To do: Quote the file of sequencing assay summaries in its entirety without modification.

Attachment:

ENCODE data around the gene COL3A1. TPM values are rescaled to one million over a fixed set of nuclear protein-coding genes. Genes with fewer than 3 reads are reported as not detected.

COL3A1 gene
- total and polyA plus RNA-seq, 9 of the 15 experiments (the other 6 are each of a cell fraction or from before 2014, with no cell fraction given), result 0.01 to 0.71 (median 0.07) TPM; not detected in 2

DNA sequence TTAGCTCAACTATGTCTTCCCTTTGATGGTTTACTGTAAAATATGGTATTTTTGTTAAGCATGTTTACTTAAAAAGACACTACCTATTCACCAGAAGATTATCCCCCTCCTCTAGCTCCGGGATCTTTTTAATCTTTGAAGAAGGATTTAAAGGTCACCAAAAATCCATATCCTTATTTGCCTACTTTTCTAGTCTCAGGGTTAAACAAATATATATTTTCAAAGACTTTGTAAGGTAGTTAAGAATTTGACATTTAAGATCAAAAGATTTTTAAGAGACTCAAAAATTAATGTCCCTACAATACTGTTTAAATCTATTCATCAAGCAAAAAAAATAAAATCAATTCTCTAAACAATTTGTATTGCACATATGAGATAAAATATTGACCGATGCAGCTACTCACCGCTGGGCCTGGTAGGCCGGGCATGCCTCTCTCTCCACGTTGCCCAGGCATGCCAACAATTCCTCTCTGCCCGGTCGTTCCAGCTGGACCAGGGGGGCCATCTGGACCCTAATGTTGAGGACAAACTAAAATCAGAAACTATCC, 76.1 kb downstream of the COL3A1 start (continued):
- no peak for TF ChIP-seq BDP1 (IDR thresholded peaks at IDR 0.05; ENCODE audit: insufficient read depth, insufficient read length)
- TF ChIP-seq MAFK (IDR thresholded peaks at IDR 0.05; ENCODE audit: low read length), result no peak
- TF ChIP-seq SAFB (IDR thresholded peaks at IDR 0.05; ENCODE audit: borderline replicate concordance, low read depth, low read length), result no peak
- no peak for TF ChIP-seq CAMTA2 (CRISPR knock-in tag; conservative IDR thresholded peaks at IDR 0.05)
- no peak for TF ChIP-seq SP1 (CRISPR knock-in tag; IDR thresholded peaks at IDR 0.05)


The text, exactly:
ENCODE data around the gene COL3A1. TPM values are rescaled to one million over a fixed set of nuclear protein-coding genes. Genes with fewer than 3 reads are reported as not detected.

COL3A1 gene
- total and polyA plus RNA-seq, 9 of the 15 experiments (the other 6 are each of a cell fraction or from before 2014, with no cell fraction given), result 0.01 to 0.71 (median 0.07) TPM; not detected in 2

DNA sequence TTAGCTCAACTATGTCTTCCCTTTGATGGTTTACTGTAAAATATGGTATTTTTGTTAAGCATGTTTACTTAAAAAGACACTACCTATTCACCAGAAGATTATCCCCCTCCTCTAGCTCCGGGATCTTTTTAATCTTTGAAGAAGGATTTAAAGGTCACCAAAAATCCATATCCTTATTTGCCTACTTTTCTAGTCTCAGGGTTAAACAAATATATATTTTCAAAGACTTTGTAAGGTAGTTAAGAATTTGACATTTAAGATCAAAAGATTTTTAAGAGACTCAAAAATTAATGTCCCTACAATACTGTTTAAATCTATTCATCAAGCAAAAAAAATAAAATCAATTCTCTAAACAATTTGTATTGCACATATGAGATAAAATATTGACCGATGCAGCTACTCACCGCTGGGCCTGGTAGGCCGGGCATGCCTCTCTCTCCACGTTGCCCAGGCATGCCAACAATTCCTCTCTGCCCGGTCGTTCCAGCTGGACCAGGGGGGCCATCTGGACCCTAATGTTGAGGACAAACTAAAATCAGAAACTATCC, 76.1 kb downstream of the COL3A1 start (continued):
- no peak for TF ChIP-seq BDP1 (IDR thresholded peaks at IDR 0.05; ENCODE audit: insufficient read depth, insufficient read length)
- TF ChIP-seq MAFK (IDR thresholded peaks at IDR 0.05; ENCODE audit: low read length), result no peak
- TF ChIP-seq SAFB (IDR thresholded peaks at IDR 0.05; ENCODE audit: borderline replicate concordance, low read depth, low read length), result no peak
- no peak for TF ChIP-seq CAMTA2 (CRISPR knock-in tag; conservative IDR thresholded peaks at IDR 0.05)
- no peak for TF ChIP-seq SP1 (CRISPR knock-in tag; IDR thresholded peaks at IDR 0.05)